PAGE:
How to improve JSF/RichFaces performance

Tudip Technologies

24 June, 2016

We have a complex ERP application that has RichFaces 3.3, JSF 1.2, Hibernate, Spring, MySQL which is running under JBoss on a 16GB AWS CentOS instance. This application has lot of grids, calendars, popups, tabs and richfaces components that any ERP application is expected to have.

Over a period of time, we realized that the performance of our application is pathetically slow and we started exploring options to improve the performance. We read several articles on this and to our surprise we discovered that lot of people are annoyed with slow performance of RF3.3. After various readings, we did following tweaks:

  • Tweaked the MySQL for better performance throughput.
  • Put together EHCache which has seamless integration with the Hibernate.
  • Tweaked the web.xml with all the suggestions available on the net.
  • Configured Niko parser (and our UI was all messed up!!)
  • Removed the theme changer, changed the loading strategy etc.
  • Used A4JRegion, Ajaxied tab loading etc
  • Used the ‘minimalist’ RichFaces themes
  • Changed bean scope

Our performance did improve but it was a very slight improvement. Our application was STILL crawling. And the most baffling performance bottleneck was that the simple page load itself was taking anywhere between 10-20seconds.

Then we started doing the YourKit profiling and we could NOT spot any ‘bottleneck’ from those profiling results. Now we started putting simple log statements at the bean level to see how long it is taking for an average call to process and we discovered that the time taken by these calls was really a very small fraction of the total time taken to load the page.

At this point of time we were planning to move to other versions/frameworks but looking at the amount of changes we had to do (all those jsp files would have to be converted to xmlns to begin with if we would have decided to migrate to newer versions of JSF/RF), we decided to spend some more time in exploring the ways to improve the performance.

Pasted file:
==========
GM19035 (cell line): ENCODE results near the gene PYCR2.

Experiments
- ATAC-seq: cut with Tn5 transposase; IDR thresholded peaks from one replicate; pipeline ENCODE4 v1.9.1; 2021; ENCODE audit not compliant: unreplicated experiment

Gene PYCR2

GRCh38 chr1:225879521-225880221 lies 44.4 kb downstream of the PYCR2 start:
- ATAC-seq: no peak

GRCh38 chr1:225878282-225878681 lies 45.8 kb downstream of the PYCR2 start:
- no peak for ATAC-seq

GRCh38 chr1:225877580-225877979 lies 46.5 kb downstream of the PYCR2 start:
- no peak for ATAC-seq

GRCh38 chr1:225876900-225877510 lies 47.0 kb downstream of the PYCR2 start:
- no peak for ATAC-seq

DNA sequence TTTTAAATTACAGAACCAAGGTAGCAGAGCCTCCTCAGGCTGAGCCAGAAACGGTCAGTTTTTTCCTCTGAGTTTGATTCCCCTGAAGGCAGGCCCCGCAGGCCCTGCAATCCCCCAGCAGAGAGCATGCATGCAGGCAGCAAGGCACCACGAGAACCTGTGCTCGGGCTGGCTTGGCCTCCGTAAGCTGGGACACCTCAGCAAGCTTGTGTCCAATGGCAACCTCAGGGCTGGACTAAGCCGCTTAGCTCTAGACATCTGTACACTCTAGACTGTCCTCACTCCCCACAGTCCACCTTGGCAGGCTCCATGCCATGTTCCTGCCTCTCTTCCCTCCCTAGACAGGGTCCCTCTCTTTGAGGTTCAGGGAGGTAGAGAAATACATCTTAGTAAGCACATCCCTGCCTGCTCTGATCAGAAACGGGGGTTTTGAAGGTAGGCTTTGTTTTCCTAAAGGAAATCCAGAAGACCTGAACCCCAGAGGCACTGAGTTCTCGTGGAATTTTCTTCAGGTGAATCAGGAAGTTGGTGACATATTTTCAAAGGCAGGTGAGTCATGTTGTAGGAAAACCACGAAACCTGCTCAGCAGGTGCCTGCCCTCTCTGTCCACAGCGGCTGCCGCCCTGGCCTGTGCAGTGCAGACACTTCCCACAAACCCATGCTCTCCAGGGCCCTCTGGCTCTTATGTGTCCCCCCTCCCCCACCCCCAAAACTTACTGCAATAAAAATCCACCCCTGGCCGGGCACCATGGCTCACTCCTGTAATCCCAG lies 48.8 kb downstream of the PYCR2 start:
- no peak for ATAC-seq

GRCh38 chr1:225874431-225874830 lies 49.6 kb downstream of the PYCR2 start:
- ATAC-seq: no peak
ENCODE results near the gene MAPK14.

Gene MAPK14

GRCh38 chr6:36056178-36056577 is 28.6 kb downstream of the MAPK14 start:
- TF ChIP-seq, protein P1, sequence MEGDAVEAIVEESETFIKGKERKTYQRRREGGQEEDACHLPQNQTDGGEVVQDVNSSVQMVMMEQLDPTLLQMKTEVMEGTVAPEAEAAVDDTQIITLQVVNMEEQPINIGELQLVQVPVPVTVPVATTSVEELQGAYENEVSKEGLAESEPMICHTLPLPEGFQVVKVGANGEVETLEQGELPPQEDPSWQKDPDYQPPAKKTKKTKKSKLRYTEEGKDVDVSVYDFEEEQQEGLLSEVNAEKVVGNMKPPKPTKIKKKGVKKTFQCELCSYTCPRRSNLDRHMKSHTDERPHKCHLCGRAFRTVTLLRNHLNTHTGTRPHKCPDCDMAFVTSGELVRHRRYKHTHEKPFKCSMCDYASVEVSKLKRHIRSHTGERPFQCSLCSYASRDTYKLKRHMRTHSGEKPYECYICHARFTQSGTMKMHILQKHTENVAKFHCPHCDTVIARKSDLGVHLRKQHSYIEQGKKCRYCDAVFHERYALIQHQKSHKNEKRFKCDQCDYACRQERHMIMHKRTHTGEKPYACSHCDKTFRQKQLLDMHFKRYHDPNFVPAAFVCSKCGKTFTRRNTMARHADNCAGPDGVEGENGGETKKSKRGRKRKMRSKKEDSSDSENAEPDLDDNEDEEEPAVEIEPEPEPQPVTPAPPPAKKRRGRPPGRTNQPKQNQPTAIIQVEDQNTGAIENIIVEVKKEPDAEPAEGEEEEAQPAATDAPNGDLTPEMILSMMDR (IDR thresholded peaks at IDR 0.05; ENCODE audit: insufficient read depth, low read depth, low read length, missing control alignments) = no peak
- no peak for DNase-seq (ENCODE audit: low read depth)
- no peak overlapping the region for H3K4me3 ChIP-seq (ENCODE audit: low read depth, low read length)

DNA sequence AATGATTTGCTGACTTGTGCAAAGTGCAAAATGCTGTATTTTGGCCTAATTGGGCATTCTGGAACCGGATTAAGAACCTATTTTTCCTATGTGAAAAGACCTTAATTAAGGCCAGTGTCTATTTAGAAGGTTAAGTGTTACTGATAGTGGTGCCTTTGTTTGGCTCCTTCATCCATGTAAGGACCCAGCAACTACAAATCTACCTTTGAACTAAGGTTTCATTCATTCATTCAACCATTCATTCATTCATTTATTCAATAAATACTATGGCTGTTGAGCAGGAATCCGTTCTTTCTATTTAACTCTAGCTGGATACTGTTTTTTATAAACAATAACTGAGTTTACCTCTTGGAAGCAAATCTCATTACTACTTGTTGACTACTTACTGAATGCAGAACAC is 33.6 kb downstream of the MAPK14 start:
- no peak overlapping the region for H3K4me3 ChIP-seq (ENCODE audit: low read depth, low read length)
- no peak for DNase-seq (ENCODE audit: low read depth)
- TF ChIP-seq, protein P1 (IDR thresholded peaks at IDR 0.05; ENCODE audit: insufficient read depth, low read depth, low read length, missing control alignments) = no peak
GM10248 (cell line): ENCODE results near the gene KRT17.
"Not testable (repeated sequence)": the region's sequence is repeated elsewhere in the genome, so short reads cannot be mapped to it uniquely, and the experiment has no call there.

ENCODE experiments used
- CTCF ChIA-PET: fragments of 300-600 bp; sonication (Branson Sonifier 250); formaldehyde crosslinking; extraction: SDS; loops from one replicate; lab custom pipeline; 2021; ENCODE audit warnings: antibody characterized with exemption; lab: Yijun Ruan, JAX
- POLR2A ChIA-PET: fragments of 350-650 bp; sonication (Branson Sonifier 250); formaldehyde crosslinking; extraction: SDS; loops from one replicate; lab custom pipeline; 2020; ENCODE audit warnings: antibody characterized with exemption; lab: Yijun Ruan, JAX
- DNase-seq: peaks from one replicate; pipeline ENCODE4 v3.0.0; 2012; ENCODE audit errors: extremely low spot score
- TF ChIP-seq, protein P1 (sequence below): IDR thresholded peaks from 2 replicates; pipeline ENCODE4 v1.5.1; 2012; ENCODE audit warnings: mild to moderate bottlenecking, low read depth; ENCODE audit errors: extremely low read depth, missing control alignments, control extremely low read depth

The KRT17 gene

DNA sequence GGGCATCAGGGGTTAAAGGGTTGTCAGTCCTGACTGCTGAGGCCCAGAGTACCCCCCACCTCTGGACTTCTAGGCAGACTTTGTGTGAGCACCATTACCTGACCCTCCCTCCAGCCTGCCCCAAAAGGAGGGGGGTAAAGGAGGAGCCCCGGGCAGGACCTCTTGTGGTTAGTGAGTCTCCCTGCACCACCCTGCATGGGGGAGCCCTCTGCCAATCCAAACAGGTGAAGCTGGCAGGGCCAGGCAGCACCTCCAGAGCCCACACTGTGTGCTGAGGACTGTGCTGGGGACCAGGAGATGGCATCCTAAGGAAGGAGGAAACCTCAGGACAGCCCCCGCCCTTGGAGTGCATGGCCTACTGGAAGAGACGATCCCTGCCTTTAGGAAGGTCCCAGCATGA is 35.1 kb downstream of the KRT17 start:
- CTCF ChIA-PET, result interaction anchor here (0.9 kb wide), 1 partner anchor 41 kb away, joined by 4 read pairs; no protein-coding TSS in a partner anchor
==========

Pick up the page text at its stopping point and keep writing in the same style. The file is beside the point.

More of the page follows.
Finally after debugging bit more we did following things to fix it (yes we mean it!!) and now every single page of the application loads in less than 3 seconds. This includes the really big pages with lot of data on it 🙂 If you are facing the same problem, please follow the steps below and you should be able to fix these performance bottlenecks:

  • JBoss gzip compression is NOT enabled by default. This means that all the data that is being received  from the server is taking long time to reach the client. As with all the calls, the whole page’s, XML comes back to the client, this means that we are taking long time to actually receive the response. First enable the compression so that your responses/loads/re-renderings etc become faster. As per this  stackoverflow entry, this is how you enable it:
  • edit JBOSS_DIRECTORY\server\default\deploy\jbossweb.sar\server.xml
    Change this line to:
    <Connector protocol="HTTP/1.1" port="8080" address="${jboss.bind.address}" connectionTimeout="20000" redirectPort="8443" />
    <Connector protocol="HTTP/1.1" port="8080" address="${jboss.bind.address}" compression="on" compressableMimeType="text/html,text/xml,text/css,text/javascript, application/x-javascript,application/javascript" connectionTimeout="20000" redirectPort="8443" />

In compressableMimeType make sure you add xml/html/javascript and css. If you are using really big JPEG images, do add jpeg to this list. Do NOT add the compression for small png icons as compression and decompression, can actually end up taking more time then the actual performance benefits of the compression.

Restart your Jboss server and you should already see some decent performance benefits :). Now lets move to the second big performance booster:

  • In JSF/RF, for the JS files there are various load strategies available. First you should set the load strategy to ALL. In your firebug, you would see 3-5 JS files being loaded (depending upon the theme that you are using). Open these JS files in the browser in exact same order as they are being loaded. Copy content of each of these files in to 1 JS file named common.js. Use any JS Compression utility to compress this common.js file (we used Yahoo’s compressor). As all these JS files are static, you can actually cache it. JBoss by default gives a simple way to serve static content. Move this compressed file in the ROOT.WAR folder of Jboss and include this compressed common.js file (the one that is in the ROOT.WAR) in your application. Change the load strategy to NONE as we would be receiving the required JS files from that minified JS files and NOT from the JSF. Now, deploy your application again and restart the JBOSS. Now you should be seeing really huge performance improvements.

Also note that this last step is not required in the latest versions of JSF/RichFaces as they give an option to specify the base URL from where the static content is delivered. You can directly point it to the place where your static content is delivered from.

Let us know if this article helped you. Also let us know if we can be of any help in improving the performance of your RF/JSF application. Good Luck!!